Understanding our own mental processes is very empowering.
Within the CBT treatments, there is cognitive restructuring. It equips people with healthy ways to recognize and process thinking patterns. An irrational way of thinking, or cognitive distortion, includes emotional reasoning, jumping to conclusions, over-generalizations, and all-or-nothing thinking. For people suffering from this, a hiccup in their day may create the feeling that the world is ending, and these types of thought patterns are debilitating.
In counseling, the therapist will join the client in observing irrational assumptions and anxiety-producing mindsets. Together, they explore and challenge the accuracy of these mindsets to discover if it still benefits the client. Through cognitive restructuring, people develop a rational and healthy way of thinking, while indirectly making social situations a little more bearable.
CBT is the most clinically popular choice of treatment for social anxiety today, but clinicians are staying creative—offering a variety of other innovative approaches to meet clients’ unique cultural needs. The following includes just a few of these options.
We think this one is particularly beneficial. Systematic desensitization effectively helps people practice social situations outside the therapy room (which can be anxiety-provoking by itself). With this, treatment helps people to prepare and process how they react to social situations that trigger their anxiety.
Therapy and Relaxation Techniques
Clinic-based relaxing techniques to mediate anxiety, when paired with other treatments, guides people to observe fluctuations of emotional and physiological responses.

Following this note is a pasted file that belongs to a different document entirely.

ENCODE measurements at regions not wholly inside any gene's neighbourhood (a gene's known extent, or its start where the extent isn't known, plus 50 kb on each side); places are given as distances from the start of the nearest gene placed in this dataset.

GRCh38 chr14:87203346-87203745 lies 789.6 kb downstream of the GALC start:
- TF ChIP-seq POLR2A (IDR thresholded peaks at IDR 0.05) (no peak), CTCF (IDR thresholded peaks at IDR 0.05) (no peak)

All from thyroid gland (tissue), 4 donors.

Ultimately, therapy is about the development of the therapist-client relationship. This therapeutic alliance is the most important therapeutic factor. Trust and open communication are the keys to therapeutic success.
How to Help Someone With Social Anxiety
Outside of therapy, there are things anyone can do to help loved ones or people we know manage social anxiety.
Self-care relaxation techniques outside of therapy offer small growth opportunities that culminate into substantial progress. Different breathing exercises, progressive muscle relaxation, and meditation all have proven benefits to help calm the nervous system. It’s all about managing anxiety symptoms.
You can find many useful guided relaxation resources on YouTube and various apps.
Practicing cognitive restructuring in daily life is another positive way to manage social anxiety. For this, you train yourself to put your anxiety-inducing thoughts to the test to see if your beliefs, assumptions, or expectations are accurate and fair. Doing so allows you to consider if other thoughts could explain the facts.
For example, if a person you like rejects an invitation to your housewarming party at the last minute, it does not necessarily mean they do not value your relationship. Maybe they have something urgent to do. There is no need to take it personally.
The takeaway is to cultivate a sense of mindfulness about your thinking. You want to observe your thoughts so that you can restructure and release the responsibility for other people’s thoughts and behaviors.
As humans, we are all social creatures who require interaction to function. There are so many tools out there—from therapy to self-care—for keeping social anxiety from standing in your way. You deserve the ability to engage, perform, and be social whenever you like. If you need some help navigating this, Humantold is here for you.